Understanding Family Separation and MIRC's Response


In May 2018, the Trump administration formally announced a “zero tolerance” immigration policy and began prosecuting nearly all adult immigrants illegally entering the United States on misdemeanor charges. As a result, the U.S. government removed any children from these immigrants’ care and placed the children in shelters or federal foster care. This practice of family separation was also enforced against parents applying for asylum at U.S. ports of entry.

Under this new immigration policy, the U.S. government reported that nearly 3,000 children were forcibly separated from their parents between May and June 2018. Yet, we know that May 2018 was not the beginning of family separation--hundreds of children were separated from their parents at the border before the official announcement. In fact, MIRC saw affected clients before national attention focused on the crisis and began collaborating with class counsel from the ACLU in the Ms. L v. ICE case.

One prominent example of an early family separation case was that of the youngest known separated child, Constantin Mutu, who was four months old when we met him. You can learn more about his family's story in this week's episode of "The Weekly" from the New York Times, available on Hulu. MIRC team members Ana Raquel Devereaux and Camila Trefftz make an appearance in the episode. We are so grateful to our baby client's family for sharing their story and allowing us to share the role we played in it.

MIRC represented every child placed in Michigan who was separated from their parents while the official zero-tolerance policy was in effect. We're relieved to report that all of these children were reunited with their families by October 23, 2018. This was not the end of the family separation crisis, though. Even after the federal judge in the Ms. L case ordered the government to end this practice and President Trump rescinded the policy, family separations have continued. MIRC continues to represent every child brought to Michigan to ensure their legal rights are protected.

In addition to representing unaccompanied children placed in Michigan foster care, MIRC also represents Michigan parents facing other immigration-related legal situations that lead to family separation. For example, when ICE (U.S. Immigration and Customs Enforcement) detains an undocumented parent for driving without a license --this is family separation. When a migrant farmworker parent loses his or her child after being charged with neglect for living in substandard, employer-provided housing--this is family separation. And when a parent is detained in a detention facility hundreds of miles away from his or her children, or when that facility doesn't permit in-person visitation--this is family separation. We step into the breach.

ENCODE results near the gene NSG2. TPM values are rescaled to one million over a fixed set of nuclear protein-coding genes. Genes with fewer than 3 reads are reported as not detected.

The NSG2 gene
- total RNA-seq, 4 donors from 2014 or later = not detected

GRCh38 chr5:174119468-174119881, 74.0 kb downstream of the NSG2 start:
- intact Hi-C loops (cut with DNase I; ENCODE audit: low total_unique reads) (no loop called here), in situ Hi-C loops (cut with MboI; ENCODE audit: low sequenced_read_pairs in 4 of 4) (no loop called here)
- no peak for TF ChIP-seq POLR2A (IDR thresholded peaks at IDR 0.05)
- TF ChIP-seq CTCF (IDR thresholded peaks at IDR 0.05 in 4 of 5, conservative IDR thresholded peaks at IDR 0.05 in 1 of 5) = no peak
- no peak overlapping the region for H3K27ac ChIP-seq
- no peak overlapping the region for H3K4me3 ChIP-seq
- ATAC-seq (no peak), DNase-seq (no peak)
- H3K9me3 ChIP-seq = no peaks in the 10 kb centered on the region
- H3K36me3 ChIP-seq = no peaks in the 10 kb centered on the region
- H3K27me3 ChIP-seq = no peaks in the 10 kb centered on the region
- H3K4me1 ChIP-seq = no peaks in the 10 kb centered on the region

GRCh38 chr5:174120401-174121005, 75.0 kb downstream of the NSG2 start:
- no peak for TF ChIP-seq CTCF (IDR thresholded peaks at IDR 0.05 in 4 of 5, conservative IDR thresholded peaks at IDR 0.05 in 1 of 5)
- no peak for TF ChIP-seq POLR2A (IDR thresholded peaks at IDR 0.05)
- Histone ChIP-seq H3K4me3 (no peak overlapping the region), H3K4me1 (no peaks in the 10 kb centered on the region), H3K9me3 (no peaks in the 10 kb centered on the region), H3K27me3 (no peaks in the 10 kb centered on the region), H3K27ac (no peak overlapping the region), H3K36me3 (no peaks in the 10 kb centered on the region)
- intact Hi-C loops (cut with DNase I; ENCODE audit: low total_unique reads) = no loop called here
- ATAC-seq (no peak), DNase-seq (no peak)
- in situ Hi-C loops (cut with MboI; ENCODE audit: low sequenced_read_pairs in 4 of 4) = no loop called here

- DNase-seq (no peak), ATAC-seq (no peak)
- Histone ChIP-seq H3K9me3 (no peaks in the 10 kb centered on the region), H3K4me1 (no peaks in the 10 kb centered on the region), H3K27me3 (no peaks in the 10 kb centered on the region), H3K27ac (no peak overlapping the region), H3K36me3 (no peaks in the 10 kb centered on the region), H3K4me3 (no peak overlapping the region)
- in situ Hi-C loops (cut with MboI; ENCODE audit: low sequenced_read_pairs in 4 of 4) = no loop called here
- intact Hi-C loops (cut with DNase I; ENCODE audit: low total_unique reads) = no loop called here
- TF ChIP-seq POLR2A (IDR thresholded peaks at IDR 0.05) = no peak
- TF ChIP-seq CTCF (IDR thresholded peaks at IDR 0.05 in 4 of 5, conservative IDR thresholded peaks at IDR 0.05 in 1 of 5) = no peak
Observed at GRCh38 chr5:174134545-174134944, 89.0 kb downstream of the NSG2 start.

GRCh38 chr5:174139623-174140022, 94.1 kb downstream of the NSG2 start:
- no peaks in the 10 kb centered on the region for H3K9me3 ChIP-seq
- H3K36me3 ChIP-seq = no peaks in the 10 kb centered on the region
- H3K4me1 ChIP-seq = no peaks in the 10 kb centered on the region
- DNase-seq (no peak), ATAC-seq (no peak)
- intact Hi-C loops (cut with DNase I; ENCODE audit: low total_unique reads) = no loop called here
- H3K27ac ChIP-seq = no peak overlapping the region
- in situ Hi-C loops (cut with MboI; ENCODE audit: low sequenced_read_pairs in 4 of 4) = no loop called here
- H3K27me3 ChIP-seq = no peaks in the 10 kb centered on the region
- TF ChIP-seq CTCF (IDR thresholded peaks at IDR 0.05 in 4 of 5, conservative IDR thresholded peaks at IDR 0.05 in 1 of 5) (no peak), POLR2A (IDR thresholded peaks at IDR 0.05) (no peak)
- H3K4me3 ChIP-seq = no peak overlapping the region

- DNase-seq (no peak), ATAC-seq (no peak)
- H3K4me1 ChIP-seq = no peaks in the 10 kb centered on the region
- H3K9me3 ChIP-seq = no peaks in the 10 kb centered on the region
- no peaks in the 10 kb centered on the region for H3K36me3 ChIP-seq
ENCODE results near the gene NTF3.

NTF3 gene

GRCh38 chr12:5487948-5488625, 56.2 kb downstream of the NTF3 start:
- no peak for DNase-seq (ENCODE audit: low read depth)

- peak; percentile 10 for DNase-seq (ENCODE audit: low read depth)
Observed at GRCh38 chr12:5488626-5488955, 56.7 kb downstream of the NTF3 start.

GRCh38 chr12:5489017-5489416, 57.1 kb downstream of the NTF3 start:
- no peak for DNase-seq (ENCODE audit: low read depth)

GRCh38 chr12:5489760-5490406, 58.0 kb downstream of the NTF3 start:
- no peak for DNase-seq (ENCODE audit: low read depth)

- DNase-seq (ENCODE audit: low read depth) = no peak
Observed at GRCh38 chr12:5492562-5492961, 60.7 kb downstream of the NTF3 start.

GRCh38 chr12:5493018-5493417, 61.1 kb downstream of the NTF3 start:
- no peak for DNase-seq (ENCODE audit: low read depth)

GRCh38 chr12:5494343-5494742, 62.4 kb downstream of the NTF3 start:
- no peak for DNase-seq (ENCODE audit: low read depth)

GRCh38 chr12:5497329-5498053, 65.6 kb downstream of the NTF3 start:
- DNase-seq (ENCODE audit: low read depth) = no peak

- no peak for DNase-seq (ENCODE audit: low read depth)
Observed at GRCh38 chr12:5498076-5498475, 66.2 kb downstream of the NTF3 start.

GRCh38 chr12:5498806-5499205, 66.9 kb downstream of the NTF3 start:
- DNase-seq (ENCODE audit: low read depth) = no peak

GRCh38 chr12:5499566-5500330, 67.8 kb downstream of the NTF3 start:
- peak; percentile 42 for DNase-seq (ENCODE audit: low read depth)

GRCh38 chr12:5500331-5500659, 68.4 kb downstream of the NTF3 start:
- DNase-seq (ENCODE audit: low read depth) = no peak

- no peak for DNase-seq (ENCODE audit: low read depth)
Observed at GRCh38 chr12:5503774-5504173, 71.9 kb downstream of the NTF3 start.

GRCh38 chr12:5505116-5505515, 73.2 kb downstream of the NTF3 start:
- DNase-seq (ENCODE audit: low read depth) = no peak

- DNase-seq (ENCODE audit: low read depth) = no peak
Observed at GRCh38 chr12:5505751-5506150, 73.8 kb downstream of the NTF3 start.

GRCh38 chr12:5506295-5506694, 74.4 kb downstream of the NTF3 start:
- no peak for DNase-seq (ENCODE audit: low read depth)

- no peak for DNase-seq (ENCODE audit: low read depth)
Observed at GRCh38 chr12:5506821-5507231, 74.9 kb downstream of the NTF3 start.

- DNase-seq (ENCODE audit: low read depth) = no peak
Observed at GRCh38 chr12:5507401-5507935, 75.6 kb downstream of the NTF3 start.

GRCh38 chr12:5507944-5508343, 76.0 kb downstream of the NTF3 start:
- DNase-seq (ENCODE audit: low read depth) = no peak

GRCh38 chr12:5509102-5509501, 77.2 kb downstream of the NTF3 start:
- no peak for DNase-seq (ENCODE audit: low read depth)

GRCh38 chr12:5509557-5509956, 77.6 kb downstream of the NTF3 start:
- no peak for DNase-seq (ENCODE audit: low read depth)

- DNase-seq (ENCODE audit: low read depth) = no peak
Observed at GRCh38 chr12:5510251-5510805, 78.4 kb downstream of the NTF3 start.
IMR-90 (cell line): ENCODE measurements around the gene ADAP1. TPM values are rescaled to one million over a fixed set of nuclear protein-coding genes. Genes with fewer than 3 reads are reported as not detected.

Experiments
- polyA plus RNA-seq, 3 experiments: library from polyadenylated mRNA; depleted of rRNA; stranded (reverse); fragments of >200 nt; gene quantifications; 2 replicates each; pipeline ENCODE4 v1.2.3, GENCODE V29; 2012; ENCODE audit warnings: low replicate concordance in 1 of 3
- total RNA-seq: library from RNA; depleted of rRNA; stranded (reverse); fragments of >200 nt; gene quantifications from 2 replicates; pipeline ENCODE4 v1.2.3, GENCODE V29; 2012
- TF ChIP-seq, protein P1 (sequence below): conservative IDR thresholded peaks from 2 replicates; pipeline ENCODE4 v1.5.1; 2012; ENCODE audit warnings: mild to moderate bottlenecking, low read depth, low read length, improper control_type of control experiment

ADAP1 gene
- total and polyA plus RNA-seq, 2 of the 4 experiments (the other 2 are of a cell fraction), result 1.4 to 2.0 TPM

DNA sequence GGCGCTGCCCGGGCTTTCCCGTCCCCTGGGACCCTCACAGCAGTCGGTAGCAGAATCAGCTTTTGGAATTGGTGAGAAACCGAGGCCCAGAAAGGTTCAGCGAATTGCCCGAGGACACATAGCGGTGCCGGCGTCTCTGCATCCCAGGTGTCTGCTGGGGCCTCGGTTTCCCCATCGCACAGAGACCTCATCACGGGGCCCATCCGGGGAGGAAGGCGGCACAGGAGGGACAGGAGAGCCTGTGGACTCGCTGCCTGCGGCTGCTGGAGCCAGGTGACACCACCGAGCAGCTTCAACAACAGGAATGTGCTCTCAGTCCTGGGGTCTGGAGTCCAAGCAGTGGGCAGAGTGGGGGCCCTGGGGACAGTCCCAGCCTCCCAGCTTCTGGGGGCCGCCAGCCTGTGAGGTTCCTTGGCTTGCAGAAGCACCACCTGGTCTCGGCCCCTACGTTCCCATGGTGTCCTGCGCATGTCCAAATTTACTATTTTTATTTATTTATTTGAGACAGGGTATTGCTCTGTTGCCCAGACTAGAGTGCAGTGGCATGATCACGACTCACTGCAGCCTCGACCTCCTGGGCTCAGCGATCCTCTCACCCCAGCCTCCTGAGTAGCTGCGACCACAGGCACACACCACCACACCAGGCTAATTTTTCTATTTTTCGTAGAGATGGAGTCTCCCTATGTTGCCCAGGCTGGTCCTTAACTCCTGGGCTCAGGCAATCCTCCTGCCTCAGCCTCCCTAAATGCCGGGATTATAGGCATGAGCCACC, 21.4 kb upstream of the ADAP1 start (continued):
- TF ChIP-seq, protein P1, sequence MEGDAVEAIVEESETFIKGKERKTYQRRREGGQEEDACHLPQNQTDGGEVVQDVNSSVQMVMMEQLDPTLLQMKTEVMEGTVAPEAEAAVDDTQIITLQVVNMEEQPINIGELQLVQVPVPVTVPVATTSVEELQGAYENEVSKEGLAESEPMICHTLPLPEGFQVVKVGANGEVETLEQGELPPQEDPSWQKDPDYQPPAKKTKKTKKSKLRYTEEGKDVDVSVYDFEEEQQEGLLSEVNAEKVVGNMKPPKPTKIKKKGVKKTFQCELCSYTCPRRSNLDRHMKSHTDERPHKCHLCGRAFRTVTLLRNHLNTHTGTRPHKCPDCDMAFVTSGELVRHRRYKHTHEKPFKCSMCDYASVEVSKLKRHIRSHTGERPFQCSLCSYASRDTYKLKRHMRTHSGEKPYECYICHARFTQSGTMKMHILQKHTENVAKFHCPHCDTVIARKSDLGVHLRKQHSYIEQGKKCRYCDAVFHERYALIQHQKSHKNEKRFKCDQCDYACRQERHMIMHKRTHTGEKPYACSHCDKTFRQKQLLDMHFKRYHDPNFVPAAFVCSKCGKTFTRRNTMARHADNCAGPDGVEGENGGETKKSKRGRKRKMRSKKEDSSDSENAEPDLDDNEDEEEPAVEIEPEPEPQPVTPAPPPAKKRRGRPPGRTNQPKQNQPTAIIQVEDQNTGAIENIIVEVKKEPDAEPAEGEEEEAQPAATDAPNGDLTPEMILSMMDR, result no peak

With support from our funders and other supporters, MIRC has increased capacity by hiring ten new staff attorneys and six other new staff since November 2016. MIRC is now a program of 30 staff, including attorneys, intake coordinators, legal assistants, policy staff, and an expanded leadership team. This capacity-building allows us to respond not only to the family separation crisis, but also to other significant efforts to restrict the rights of immigrants in this country. For example, MIRC now fields free calls from every detainee and every respondent in immigration court in Detroit. They are each given our intake number and MIRC provides legal information, advice about their rights and options, and/or referrals. This was not possible a year ago.

We are grateful to our funders, supporters, partners, stakeholders and community advocates who make it possible for us to respond to recent attacks on our immigrant communities. Right now, we’re preparing for the next potential crisis (possibly in response to government actions described in President Trump’s tweet on Monday). Whatever comes next, MIRC will be ready to respond to and lead against the administration’s challenges and affronts to rights of Michigan’s immigrants.


MIRC Takes Issue